A similar pair in pink color is also shown on the Taipei metro warning sign.  It warns wearers of possible accident in wearning this type of shoes on the escalator.

Sansia IV: Lantern

We just passed Lantern Festival not too long ago.  Thus, there were still quite a few shops on the Sansia Old Street selling lanterns for the children.  They are very different from the lantern when we were kids.  They are folded from printed color paper.  Obviously, this year is the Year of Ox.  Here is a cow lantern.

Taipei just received two pandas from China.  Thus panda is also a popular choice for the lantern.

Saturday, February 21, 2009

Sansia III: What they sell

This photo was taken from a high-end store on the old street of Sansia.  I was chased out from the store by the owner.  No photo please.

Grace got her shot by standing outside of the shop using her 200 mm lens.

Friday, February 20, 2009

Yellow Butterfly

This Thursday, I met this little butterfly at the small hill behind our condo.  It behaved extremely well, danced around the wild flowers and stayed put every now and then just long enough for me to photograph.

Thursday, February 19, 2009

Sky Watch Friday 2

Mountain cherry blossom at outskirt of Taipei.  

Where is the sky?!  Sorry, it was obscured by the mountain cloud/fog.  You can see more of my pictures of Taiwan's mountain cherry blossom here.

See more entries of Skywatch Friday here.

Tuesday, February 17, 2009

ABC Wednesday: E is for Eyelashes

Chinese usually does not have very long eyelashes.  The most fashionable makeup accessaries in Taiwan for the moment are those 1/2 inch long fake eyelashes.  Our daughter married a very nice young gentleman from India.  Our granddaughter although has all the features of a typical Chinese girl from her mother,  she has the most beautiful long eyelashes inherited from her father.  Grace took this picture last summer during their visit to our home on Cape Cod.  She will be soon 2 years old this summer.  Click on the picture to get a closer look.

Visit more entries of ABC Wednesday here.

Sansia II: Store signs

The old street of Sansia is very much like all the old town/village tourist attractions in Taiwan.  They are just shopping streets end to end packed with stores selling delicacies and handcrafts.

This store at street no. 99 says "Sansia Old Street Stomach-full area"  

This stores sells a really local Taiwanese delicacy.  It is a cake made of pig blood and sticky rice.  A lot of people love it!!!

Now, this bread is really famous Taiwan-wide.  It is shaped like croissant but not as fluffy and is  smaller.  The original store claims to be the one at no. 63 of the old street.  Of course, now there are so many copy-cats all over the place.  This is one of them, but got a nice colorful sign.

Sansia I: Introduction

Sansia(三峽) is a village not far from Taipei and belongs to Taipei county.  Not too long ago, I overheard on the metro that two ladies were talking about taking the metro to the old street of Sansia for sightseeing.  It picked my interest.  That was what we did on Sunday February 15.  Indeed, the metro was just elongated to reach the next town.  After arriving at the terminal station, we still have to take a 20 minutes taxi ride to reach the old street of Sansia.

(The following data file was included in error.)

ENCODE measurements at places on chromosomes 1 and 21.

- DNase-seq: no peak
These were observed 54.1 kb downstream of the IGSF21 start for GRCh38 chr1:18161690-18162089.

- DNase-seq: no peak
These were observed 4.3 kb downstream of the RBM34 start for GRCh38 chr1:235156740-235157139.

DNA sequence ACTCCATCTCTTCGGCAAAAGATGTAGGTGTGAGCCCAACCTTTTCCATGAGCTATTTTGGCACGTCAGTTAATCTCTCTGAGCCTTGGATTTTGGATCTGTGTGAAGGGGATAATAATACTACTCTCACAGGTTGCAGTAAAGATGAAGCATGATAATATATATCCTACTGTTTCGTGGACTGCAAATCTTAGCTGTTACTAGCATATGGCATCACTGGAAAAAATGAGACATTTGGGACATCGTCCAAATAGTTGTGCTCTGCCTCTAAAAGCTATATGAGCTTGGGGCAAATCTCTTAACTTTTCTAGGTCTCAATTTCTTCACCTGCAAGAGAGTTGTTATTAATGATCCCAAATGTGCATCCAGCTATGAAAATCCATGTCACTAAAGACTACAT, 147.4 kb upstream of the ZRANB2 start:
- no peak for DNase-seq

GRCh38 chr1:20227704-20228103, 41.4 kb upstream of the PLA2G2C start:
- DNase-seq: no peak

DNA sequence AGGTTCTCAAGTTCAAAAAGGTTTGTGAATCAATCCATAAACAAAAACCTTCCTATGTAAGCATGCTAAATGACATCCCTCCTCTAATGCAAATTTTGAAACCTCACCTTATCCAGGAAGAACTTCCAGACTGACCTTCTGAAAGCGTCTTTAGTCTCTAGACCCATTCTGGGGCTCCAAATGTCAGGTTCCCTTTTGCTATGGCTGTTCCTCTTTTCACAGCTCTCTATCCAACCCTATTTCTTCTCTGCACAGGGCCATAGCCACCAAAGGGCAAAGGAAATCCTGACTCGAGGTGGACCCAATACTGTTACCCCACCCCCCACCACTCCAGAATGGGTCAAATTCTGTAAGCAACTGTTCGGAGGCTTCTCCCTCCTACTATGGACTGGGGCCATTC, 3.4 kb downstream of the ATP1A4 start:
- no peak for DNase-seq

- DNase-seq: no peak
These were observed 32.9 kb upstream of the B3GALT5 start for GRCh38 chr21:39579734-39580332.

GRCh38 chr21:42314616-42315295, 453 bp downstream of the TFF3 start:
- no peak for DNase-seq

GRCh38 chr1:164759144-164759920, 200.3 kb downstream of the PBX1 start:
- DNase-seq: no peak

Sansia is at the junction of three rivers.  The name is a variation of its Japanese name SanKyuo. In 1895, when Ching Dynastey of China ceded Taiwan to Japan, there were several battles fought between the locals and the incoming Japanese occupation forces around the region.  The old village was burned.  In 1916, under the Japanese colonial government, the street was rebuilt.  The houses were styled after European street designs which were fashionable at the time.  The basic structures of the houses had a lot character and were preserved.  In 2007, the renovation of the street won Second Gold Medal in FIABCI Prix d'Excellence Award at Barcelona, Spain.  The street is 248 meteer long, 8 meter wide with 102 storefronts.

The major industry at the turn of the 20th century for Sansia is Indigo Dyeing.  After dyeing, the cloth was washed in the river (talking about enviromental friendly) then dried on the riverbank.  Sansia supplied indigo dyed cloth all over Southeast China.  Many of the stores on the street were formal dyeing factory.  As you can see on this street sign, the Chinese character means "Dye".  Now the village trys to keep the tradition going by offering DIY workshop at the local youth organization.  

Tuesday, February 10, 2009

ABC Wednesday: D is for Darkness

That was what we were doing in the afternoon of Sunday, February 8th, waiting for the Darkness to fall.  The Darkness brought us the brilliant color of Lantern Festival. February 9th was January 15th of Chinese calendar, the first full-moon after the New Year.  It was traditional celebrated by the Lantern Festival.

How a festival in the Year of Ox can do without a "Rock 'N' Roll Band of Cow".  You can see more pictures of Lantern Festival here.

Daily Flower 7: Poinsett (聖誕紅), tagged 6th Picture